Wednesday 13 September 2023


Book review: The Turnglass by Gareth Rubin [blog tour]

When I saw that The Turnglass by Gareth Rubin isn't only a murder mystery but a tête-bêche as well, I was instantly sold. This is a type of novel made up of two separate books that are linked in unexpected ways, one story providing clues to the mystery within the other. It may sound a little confusing at first, but it is a very clever and fun way to read a novel. Some of my all-time favourite books, Magpie Murders and Moonflower Murders by Anthony Horowitz, are great examples of this innovative storytelling format – so I had high hopes for this one too!

1881. London doctor Simeon Lee travels to the remote island of Rye in England to help his distant relative Parsons Oliver Hawes, who is suffering from a mysterious illness. The old mansion, Turnglass House, is home to just Parsons, or so Simeon thinks. But he soon finds out that the islands' harrowing past of death and murder is continuing until the present day and Turnglass House is at the centre of it all.

1939. Ken Kourian is an aspiring actor in Los Angeles. He befriends writer Oliver Tooke, who lives with his family in a glass mansion on the Californian cliffs called Turnglass House. Everything seems rosy until people start dying... Ken is quickly pulled into a family mystery spanning generations, subtle clues of which are hidden in Oliver's latest novel. And the answers seem to all point to Rye, an island in England where Oliver's grandfather Simeon lived before emigrating to the United States.

The Turnglass can be read in two different ways: either alternating the chapters of the two stories, or reading one story after the other. I opted for the latter. As both parts of the mystery take place in historical settings, I thought I needed a little more time to fully familiarise myself with the locations and names, and alternating chapters would probably confuse me a little.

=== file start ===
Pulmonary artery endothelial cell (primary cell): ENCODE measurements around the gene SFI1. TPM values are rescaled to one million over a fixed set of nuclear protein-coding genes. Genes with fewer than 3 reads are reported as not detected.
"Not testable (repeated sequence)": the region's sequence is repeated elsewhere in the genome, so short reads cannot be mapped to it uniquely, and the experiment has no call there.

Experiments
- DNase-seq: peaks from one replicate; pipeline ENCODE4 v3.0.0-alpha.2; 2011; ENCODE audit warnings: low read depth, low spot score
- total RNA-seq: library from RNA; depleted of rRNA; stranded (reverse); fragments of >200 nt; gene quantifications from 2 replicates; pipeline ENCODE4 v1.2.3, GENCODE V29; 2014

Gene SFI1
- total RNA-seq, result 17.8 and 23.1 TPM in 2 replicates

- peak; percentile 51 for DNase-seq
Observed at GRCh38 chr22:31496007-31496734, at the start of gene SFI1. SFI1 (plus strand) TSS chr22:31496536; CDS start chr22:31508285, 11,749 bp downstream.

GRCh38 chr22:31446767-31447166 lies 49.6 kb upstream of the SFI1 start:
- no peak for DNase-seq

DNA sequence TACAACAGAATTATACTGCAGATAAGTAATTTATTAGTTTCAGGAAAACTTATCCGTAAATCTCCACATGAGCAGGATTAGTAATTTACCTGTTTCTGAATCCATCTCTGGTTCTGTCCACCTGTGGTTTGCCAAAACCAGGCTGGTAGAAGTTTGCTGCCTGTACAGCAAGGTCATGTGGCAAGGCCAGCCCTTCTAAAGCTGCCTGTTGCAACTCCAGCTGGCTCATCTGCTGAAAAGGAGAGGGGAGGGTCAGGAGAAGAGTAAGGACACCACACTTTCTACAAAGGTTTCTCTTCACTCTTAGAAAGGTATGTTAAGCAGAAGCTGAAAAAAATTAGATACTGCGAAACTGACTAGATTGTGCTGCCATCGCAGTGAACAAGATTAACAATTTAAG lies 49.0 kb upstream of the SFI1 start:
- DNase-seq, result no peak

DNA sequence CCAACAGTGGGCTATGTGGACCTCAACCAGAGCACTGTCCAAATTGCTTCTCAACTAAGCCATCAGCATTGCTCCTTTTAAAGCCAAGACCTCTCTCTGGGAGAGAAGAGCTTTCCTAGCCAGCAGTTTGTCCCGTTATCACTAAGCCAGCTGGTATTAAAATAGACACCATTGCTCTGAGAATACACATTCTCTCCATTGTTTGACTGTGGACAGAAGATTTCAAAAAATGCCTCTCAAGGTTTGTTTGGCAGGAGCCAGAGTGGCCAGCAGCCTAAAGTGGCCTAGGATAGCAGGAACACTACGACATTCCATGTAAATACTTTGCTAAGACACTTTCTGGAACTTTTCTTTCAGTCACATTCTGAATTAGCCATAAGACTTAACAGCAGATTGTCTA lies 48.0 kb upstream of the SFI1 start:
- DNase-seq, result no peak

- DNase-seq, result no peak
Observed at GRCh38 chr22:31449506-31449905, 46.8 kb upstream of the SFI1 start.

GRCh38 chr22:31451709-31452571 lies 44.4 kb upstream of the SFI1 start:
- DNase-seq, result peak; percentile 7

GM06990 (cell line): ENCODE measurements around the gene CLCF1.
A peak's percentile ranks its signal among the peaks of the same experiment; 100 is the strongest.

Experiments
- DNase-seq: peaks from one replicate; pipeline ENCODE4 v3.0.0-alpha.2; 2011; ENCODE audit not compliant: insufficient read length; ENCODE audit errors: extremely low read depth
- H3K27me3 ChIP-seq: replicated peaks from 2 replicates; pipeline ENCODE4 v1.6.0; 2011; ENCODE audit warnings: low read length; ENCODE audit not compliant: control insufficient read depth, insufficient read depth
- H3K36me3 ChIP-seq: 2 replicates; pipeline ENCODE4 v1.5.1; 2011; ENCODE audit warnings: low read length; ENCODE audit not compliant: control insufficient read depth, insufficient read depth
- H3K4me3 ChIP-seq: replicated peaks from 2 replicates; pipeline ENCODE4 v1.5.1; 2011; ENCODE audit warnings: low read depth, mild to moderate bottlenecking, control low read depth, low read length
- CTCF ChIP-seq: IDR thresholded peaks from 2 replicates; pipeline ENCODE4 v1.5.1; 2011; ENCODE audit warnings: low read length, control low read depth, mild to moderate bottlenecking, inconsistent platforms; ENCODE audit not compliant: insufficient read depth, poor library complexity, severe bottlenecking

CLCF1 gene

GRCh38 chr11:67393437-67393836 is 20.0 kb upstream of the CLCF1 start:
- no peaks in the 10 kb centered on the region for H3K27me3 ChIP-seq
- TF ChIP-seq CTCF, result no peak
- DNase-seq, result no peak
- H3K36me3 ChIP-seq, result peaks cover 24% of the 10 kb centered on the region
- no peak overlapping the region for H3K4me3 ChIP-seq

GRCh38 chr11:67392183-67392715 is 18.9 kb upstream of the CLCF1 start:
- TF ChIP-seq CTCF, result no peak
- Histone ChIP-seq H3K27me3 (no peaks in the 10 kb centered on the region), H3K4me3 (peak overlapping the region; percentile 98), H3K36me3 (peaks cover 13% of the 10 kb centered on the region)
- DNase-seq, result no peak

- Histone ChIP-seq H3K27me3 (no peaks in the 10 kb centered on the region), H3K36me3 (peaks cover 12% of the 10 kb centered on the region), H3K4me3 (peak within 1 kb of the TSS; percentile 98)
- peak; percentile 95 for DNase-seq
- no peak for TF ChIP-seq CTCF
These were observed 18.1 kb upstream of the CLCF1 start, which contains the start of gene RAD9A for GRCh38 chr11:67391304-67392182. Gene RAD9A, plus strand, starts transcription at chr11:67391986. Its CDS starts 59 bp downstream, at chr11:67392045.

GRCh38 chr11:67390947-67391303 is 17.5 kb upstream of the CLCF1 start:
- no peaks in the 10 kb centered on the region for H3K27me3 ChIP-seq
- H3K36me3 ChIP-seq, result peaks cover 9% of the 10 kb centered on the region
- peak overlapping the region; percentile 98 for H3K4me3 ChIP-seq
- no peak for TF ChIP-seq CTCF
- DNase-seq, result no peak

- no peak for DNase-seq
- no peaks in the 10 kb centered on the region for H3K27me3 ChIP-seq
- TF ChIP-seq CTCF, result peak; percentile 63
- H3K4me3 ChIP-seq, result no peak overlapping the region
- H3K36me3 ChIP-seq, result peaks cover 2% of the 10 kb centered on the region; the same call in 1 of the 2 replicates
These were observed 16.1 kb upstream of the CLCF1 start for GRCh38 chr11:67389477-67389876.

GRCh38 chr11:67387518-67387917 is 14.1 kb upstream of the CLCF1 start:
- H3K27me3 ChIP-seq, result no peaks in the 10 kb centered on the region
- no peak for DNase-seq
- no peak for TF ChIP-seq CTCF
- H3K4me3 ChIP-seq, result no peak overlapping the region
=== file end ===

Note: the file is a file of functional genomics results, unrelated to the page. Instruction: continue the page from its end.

That said, I can totally see how this this novel would work with alternating chapters as well and I'd love to reread it that way now I know the locations and characters much better. In both 1881 and 1939 there are written accounts of the other story, and they're very intricately intertwined to echo the revelations in tandem with what's happening in that particular timeline. It's all very clever. 

A tête-bêche novel is a really fun reading experience, but it must be very tricky for a writer to achieve and make sure that none of the clues get revealed prematurely or are inconsistent. In my version of the reading experience it all worked perfectly though, and there were a few instances where I was able to solve the mystery just before the characters did, which made me feel really smart (even though, I realise, that's probably exactly what the author intended). 

Despite the stories mirroring one another and being undeniable linked, they felt very distinct and really got the sense of place and time period down very well. The 19th century storyline in England was much grittier and dark, whereas the 20th century one in America had the feeling of old Hollywood glitz and glamour. My favourite was the more recent story, but perhaps that's also because I read it second and so all the clues of the puzzle started to fall into place for me quicker. 

Because this novel encompasses two different stories, yet isn't any bigger than an average book, I did crave a little bit more depth and character development from both of the storylines. They were probably novellas rather than full novels, and this seems to be quite common within this format. So I understand it's a lot to ask for two full books into one but it did left me wanting more. Not a bad thing per se, and very much a personal preference but a fair heads-up for those unfamiliar with the format. 

The Turnglass by Gareth Rubin does exactly what it says on the tin. You can turn the book over like a turnglass and engross yourself in two different worlds at the same time. Or you can, like I did, treat them as two separate novels, reading one after the other, and marvel at the clever ways the two stories tie into each other with hindsight in place. Either way, you'll be in for a wonderful reading experience with two solid mysteries at their core. Will you be able to figure out the secrets of the Turnglass Houses in both timelines before the characters do? 

The Turnglass by Gareth Rubin is published by Simon & Schuster and you can buy your own copy now!

Blog tour stops for The Turnglass by Gareth Rubin

This review for The Turnglass is a part of the official blog tour for the launch of the book. Make sure to check out the other stops too!

Disclaimer: This book was gifted to me, but this has not impacted this honest review.

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